The International Monetary Fund said it will start identifying the yuan in its official foreign-exchange reserves database starting in October, advancing China’s push for a bigger international role of its currency, which is also known as the renminbi.
The listing will enable IMF members “to record as official reserves their holdings of renminbi-denominated external assets that are readily available for meeting balance of payments financing needs,” the Washington-based lender said Friday in a statement.
The change will be reflected in the IMF’s fourth-quarter survey on the currency composition of official foreign-exchange reserves, known as Cofer, that covers a total of 96 countries. That survey will be published at the end of March, 2017.
China is seeking a more prominent role in the global economy and showcased its stature when it hosted a meeting of the Group of 20 last month. However, the start of the year has also been marred by steep stock-market losses spurred in part by concerns over slowing Chinese growth.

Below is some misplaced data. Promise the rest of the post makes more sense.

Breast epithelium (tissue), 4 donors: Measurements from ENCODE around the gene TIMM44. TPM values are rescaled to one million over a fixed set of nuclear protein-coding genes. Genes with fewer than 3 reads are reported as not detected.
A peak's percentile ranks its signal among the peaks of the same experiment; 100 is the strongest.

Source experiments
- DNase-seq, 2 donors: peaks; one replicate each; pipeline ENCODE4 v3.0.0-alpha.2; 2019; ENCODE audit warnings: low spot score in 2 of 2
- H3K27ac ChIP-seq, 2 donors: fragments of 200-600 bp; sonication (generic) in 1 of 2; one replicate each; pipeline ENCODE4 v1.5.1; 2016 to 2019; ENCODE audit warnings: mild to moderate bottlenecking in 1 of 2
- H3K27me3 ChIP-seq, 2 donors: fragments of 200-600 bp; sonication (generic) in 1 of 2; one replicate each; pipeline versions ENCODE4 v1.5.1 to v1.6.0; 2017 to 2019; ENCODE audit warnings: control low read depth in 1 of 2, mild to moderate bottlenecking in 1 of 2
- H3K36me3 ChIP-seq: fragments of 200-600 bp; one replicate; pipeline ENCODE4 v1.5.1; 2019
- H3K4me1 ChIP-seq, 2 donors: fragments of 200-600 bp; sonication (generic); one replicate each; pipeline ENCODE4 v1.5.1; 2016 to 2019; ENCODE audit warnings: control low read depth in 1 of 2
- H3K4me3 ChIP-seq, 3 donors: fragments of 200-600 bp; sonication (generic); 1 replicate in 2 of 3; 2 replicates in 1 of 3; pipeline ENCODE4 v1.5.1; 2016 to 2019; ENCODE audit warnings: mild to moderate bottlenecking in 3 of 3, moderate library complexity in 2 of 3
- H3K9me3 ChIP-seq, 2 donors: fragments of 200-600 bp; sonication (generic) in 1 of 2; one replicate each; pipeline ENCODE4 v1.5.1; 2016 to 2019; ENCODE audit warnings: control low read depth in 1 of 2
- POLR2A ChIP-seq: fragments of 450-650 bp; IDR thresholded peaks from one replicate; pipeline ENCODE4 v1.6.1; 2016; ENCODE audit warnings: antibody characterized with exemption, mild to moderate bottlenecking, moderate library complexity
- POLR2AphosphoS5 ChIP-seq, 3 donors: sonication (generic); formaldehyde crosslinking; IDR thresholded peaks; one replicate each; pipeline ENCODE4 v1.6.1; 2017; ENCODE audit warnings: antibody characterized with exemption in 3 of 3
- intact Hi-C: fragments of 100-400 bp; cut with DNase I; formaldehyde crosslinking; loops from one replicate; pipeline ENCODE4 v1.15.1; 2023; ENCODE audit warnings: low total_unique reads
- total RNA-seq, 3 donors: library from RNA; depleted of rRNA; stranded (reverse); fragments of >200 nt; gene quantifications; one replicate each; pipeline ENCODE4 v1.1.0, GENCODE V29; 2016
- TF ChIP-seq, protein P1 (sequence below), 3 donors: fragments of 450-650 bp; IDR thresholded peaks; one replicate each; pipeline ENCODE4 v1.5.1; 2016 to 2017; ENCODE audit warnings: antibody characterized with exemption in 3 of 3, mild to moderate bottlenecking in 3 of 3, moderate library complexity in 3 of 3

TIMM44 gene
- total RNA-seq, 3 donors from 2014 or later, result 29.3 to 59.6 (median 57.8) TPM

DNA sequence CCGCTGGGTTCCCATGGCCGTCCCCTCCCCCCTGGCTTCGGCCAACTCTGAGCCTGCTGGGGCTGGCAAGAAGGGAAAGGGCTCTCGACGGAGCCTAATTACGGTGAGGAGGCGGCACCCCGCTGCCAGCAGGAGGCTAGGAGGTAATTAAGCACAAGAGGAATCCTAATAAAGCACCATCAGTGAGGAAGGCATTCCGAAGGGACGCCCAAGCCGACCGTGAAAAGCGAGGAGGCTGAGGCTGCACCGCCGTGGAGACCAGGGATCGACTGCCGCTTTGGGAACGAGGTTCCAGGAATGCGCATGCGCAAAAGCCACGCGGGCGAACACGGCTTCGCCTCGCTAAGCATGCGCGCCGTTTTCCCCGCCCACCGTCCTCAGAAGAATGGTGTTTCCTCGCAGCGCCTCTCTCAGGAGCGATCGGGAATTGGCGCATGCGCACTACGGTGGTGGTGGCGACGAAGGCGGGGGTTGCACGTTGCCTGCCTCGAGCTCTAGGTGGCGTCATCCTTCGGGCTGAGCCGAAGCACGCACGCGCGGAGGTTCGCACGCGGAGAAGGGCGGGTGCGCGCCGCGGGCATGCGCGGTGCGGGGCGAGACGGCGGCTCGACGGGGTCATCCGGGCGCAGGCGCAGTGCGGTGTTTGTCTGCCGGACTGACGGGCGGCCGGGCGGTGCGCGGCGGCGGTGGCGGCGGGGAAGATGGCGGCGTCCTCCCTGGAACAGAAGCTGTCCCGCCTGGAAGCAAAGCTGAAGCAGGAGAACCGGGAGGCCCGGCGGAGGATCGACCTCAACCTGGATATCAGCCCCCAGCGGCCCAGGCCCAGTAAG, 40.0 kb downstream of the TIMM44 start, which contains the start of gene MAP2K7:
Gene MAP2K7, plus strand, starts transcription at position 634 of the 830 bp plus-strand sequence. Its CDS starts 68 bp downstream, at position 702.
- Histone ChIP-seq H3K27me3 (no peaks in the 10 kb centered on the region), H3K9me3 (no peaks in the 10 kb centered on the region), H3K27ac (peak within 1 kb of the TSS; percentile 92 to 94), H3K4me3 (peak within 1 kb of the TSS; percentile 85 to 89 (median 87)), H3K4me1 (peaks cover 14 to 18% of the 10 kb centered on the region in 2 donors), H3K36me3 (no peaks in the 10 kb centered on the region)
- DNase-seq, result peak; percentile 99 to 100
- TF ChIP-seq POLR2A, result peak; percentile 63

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China reported data on its official reserves to the IMF for the first time in September in an effort to speed up the inclusion of the yuan in its basket of reserve currencies — a move that was approved by the IMF executive board in December. The yuan will be included in the Special Drawing Rights basket of reserve currencies starting in October, alongside the dollar, the euro, the Japanese yen, and the British pound.
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